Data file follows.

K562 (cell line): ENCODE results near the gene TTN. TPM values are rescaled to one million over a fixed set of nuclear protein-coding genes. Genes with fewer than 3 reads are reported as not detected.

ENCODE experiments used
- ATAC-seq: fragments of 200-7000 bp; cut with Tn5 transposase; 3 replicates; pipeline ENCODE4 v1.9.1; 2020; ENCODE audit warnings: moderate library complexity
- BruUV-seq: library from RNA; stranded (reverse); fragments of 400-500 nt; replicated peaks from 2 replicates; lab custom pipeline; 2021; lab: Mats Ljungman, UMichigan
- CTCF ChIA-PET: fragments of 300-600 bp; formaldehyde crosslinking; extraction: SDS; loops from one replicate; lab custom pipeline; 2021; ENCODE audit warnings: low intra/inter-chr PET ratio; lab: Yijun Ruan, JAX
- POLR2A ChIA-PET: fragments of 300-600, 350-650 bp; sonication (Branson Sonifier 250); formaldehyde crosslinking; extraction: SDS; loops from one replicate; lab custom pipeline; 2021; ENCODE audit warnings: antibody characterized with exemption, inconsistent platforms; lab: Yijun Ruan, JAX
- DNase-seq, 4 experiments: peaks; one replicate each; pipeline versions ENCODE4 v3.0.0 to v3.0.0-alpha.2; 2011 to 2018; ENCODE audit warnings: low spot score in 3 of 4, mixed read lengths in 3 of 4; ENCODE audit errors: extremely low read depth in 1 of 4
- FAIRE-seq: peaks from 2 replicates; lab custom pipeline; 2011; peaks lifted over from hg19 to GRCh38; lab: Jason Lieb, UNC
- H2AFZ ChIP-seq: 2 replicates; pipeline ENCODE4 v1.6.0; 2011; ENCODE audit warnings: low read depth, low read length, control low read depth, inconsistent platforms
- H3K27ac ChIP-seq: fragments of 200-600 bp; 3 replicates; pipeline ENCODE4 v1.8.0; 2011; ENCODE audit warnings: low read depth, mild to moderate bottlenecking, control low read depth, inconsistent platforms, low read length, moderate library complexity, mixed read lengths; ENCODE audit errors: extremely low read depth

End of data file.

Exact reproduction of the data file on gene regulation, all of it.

K562 (cell line): ENCODE results near the gene TTN. TPM values are rescaled to one million over a fixed set of nuclear protein-coding genes. Genes with fewer than 3 reads are reported as not detected.

ENCODE experiments used
- ATAC-seq: fragments of 200-7000 bp; cut with Tn5 transposase; 3 replicates; pipeline ENCODE4 v1.9.1; 2020; ENCODE audit warnings: moderate library complexity
- BruUV-seq: library from RNA; stranded (reverse); fragments of 400-500 nt; replicated peaks from 2 replicates; lab custom pipeline; 2021; lab: Mats Ljungman, UMichigan
- CTCF ChIA-PET: fragments of 300-600 bp; formaldehyde crosslinking; extraction: SDS; loops from one replicate; lab custom pipeline; 2021; ENCODE audit warnings: low intra/inter-chr PET ratio; lab: Yijun Ruan, JAX
- POLR2A ChIA-PET: fragments of 300-600, 350-650 bp; sonication (Branson Sonifier 250); formaldehyde crosslinking; extraction: SDS; loops from one replicate; lab custom pipeline; 2021; ENCODE audit warnings: antibody characterized with exemption, inconsistent platforms; lab: Yijun Ruan, JAX
- DNase-seq, 4 experiments: peaks; one replicate each; pipeline versions ENCODE4 v3.0.0 to v3.0.0-alpha.2; 2011 to 2018; ENCODE audit warnings: low spot score in 3 of 4, mixed read lengths in 3 of 4; ENCODE audit errors: extremely low read depth in 1 of 4
- FAIRE-seq: peaks from 2 replicates; lab custom pipeline; 2011; peaks lifted over from hg19 to GRCh38; lab: Jason Lieb, UNC
- H2AFZ ChIP-seq: 2 replicates; pipeline ENCODE4 v1.6.0; 2011; ENCODE audit warnings: low read depth, low read length, control low read depth, inconsistent platforms
- H3K27ac ChIP-seq: fragments of 200-600 bp; 3 replicates; pipeline ENCODE4 v1.8.0; 2011; ENCODE audit warnings: low read depth, mild to moderate bottlenecking, control low read depth, inconsistent platforms, low read length, moderate library complexity, mixed read lengths; ENCODE audit errors: extremely low read depth